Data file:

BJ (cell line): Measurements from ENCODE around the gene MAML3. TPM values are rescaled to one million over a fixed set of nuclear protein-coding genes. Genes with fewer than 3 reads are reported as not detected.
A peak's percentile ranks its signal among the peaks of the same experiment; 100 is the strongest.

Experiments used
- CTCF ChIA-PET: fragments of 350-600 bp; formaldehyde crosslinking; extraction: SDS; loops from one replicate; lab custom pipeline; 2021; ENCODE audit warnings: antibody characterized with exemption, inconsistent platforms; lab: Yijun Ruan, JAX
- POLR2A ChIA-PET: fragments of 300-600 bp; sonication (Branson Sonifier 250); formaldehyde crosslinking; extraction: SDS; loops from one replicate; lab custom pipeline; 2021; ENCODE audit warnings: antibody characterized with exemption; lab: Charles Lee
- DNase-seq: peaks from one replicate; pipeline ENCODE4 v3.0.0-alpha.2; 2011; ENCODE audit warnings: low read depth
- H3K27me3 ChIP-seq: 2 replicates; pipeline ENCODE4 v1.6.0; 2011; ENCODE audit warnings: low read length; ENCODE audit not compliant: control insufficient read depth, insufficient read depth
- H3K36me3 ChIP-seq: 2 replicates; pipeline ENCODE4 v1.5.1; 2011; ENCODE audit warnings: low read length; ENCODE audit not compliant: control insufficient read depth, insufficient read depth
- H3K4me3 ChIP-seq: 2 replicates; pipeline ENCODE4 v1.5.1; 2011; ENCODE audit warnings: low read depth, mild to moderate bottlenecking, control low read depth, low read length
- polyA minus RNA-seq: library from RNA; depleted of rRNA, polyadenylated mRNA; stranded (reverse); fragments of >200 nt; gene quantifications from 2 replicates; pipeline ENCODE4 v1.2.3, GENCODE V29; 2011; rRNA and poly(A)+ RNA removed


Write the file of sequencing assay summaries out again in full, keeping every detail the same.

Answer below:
BJ (cell line): Measurements from ENCODE around the gene MAML3. TPM values are rescaled to one million over a fixed set of nuclear protein-coding genes. Genes with fewer than 3 reads are reported as not detected.
A peak's percentile ranks its signal among the peaks of the same experiment; 100 is the strongest.

Experiments used
- CTCF ChIA-PET: fragments of 350-600 bp; formaldehyde crosslinking; extraction: SDS; loops from one replicate; lab custom pipeline; 2021; ENCODE audit warnings: antibody characterized with exemption, inconsistent platforms; lab: Yijun Ruan, JAX
- POLR2A ChIA-PET: fragments of 300-600 bp; sonication (Branson Sonifier 250); formaldehyde crosslinking; extraction: SDS; loops from one replicate; lab custom pipeline; 2021; ENCODE audit warnings: antibody characterized with exemption; lab: Charles Lee
- DNase-seq: peaks from one replicate; pipeline ENCODE4 v3.0.0-alpha.2; 2011; ENCODE audit warnings: low read depth
- H3K27me3 ChIP-seq: 2 replicates; pipeline ENCODE4 v1.6.0; 2011; ENCODE audit warnings: low read length; ENCODE audit not compliant: control insufficient read depth, insufficient read depth
- H3K36me3 ChIP-seq: 2 replicates; pipeline ENCODE4 v1.5.1; 2011; ENCODE audit warnings: low read length; ENCODE audit not compliant: control insufficient read depth, insufficient read depth
- H3K4me3 ChIP-seq: 2 replicates; pipeline ENCODE4 v1.5.1; 2011; ENCODE audit warnings: low read depth, mild to moderate bottlenecking, control low read depth, low read length
- polyA minus RNA-seq: library from RNA; depleted of rRNA, polyadenylated mRNA; stranded (reverse); fragments of >200 nt; gene quantifications from 2 replicates; pipeline ENCODE4 v1.2.3, GENCODE V29; 2011; rRNA and poly(A)+ RNA removed